How FINRA Arbitrators Are Selected

Most brokerage firms make their customers sign paperwork that requires the mandatory arbitration of any customer dispute. This means that if you have a legal claim against your brokerage firm, you typically cannot bring your case in court to be decided by a judge or a jury. Instead, you must bring your claim in arbitration through the Financial Industry Regulatory Authority, or FINRA, where most customer cases are decided. How those arbitrators are selected is a critical process that may determine whether your case is won or lost. Our law firm dedicates significant time and resources to this crucially important part of your case.

FINRA maintains a computer database of thousands of arbitrators who have been trained and approved by FINRA to serve as arbitrators in customer disputes. After your case is filed, FINRA generates a random list of arbitrators from its roster and sends the list to the attorneys for both the customer and the brokerage firm. Under FINRA’s rules, counsel for the parties are then permitted to strike a certain number of arbitrators from the list and rank the remaining arbitrators in order of preference. The parties then submit their ranked choices to FINRA confidentially – neither side knows who the other side struck or how they ranked the arbitrators. FINRA combines the parties’ ranked lists and seeks to appoint the highest ranked available arbitrator from each list to serve on the panel. For cases involving damages over $100,000, three arbitrators are selected. Smaller cases are decided by a single arbitrator.

Our law firm maintains and updates files on numerous FINRA arbitrators throughout the country. We know where they went to school, how they earn a living, and how long they’ve been arbitrators. We keep records of every arbitration decision they’ve ever made, and we keep a running tab of their award history both in terms of actual dollars awarded and as a percentage of the dollar amount sought in each case. Importantly, we do not rely on just the information disclosed by the arbitrators themselves. We dig deeper, gleaning information from the internet and social media that give us insights into the arbitrators’ personal proclivities and biases. We rely on insights from colleagues, and we also draw upon our own personal experience with many arbitrators. In nearly 20 years, our law firm has represented approximately 1,000 investors with claims against their financial advisors. We have experience with many of these arbitrators and know from personal experience which ones are more likely to run a fair hearing and give you fair opportunity at proving your case.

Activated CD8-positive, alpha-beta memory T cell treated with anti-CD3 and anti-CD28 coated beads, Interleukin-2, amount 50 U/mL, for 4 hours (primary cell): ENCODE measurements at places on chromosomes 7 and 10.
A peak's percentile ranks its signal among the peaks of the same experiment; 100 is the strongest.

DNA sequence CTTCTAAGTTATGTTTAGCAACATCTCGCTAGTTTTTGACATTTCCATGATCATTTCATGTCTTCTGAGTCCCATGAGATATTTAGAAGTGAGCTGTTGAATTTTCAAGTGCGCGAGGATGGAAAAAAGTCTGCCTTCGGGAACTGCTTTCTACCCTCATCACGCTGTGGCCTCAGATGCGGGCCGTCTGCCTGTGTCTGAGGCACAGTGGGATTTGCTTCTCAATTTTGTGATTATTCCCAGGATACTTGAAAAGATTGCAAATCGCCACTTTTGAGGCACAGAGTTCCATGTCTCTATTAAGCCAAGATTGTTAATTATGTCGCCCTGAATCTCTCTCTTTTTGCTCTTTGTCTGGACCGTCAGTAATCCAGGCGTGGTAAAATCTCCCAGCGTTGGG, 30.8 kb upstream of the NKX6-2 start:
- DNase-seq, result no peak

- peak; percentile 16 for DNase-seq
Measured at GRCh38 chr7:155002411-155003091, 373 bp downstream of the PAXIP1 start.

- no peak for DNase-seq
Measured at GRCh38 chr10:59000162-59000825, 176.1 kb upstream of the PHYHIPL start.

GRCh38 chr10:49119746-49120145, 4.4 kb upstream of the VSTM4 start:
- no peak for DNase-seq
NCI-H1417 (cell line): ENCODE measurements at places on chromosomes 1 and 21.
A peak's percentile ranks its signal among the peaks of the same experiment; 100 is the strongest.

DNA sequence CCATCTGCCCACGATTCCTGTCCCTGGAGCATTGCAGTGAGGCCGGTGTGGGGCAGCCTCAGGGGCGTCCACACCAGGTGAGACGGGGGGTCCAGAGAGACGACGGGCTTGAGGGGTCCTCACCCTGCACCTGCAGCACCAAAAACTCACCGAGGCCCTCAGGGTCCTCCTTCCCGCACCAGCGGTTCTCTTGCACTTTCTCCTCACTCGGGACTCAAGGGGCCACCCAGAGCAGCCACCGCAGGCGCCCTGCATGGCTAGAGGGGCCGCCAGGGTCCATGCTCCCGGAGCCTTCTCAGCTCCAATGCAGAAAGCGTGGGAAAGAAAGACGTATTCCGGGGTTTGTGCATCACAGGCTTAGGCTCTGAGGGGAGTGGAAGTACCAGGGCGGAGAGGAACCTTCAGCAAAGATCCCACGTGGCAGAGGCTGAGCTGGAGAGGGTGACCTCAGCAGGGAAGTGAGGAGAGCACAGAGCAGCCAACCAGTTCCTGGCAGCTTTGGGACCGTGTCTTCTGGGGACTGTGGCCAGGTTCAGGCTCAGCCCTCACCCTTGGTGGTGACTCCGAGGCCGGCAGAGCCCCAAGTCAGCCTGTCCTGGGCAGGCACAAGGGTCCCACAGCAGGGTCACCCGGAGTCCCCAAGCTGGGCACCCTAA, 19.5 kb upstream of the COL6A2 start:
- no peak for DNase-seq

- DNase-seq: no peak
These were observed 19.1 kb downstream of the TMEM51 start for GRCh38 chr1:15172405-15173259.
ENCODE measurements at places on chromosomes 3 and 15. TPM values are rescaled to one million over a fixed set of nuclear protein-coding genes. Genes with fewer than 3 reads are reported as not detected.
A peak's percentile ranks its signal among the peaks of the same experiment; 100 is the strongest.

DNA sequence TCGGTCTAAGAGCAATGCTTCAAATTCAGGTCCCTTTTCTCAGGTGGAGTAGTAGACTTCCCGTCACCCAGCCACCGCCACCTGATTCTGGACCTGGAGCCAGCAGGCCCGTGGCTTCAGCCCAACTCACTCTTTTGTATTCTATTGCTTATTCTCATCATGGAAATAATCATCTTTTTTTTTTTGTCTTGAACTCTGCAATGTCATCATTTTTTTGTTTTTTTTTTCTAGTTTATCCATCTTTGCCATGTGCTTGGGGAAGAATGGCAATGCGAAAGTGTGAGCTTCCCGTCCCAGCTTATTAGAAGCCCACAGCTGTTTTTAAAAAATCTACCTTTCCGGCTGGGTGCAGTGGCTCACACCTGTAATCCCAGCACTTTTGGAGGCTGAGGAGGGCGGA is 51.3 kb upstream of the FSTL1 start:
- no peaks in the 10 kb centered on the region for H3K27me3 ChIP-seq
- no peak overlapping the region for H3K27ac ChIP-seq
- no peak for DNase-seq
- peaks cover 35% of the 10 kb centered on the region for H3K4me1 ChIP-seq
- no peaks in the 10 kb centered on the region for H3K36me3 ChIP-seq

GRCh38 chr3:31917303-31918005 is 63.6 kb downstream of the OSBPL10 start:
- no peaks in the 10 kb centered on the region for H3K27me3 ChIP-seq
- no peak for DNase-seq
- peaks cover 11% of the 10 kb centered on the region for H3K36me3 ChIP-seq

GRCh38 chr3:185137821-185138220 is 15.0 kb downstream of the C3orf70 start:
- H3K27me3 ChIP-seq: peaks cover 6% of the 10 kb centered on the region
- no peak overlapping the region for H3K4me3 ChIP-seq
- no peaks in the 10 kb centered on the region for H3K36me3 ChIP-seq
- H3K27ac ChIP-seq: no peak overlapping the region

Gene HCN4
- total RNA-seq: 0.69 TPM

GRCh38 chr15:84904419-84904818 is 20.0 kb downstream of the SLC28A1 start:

If you have questions about the FINRA arbitrator selection process, please give one of our experienced securities arbitration lawyers a call at one of our offices, or fill out our online form to tell us more about your case.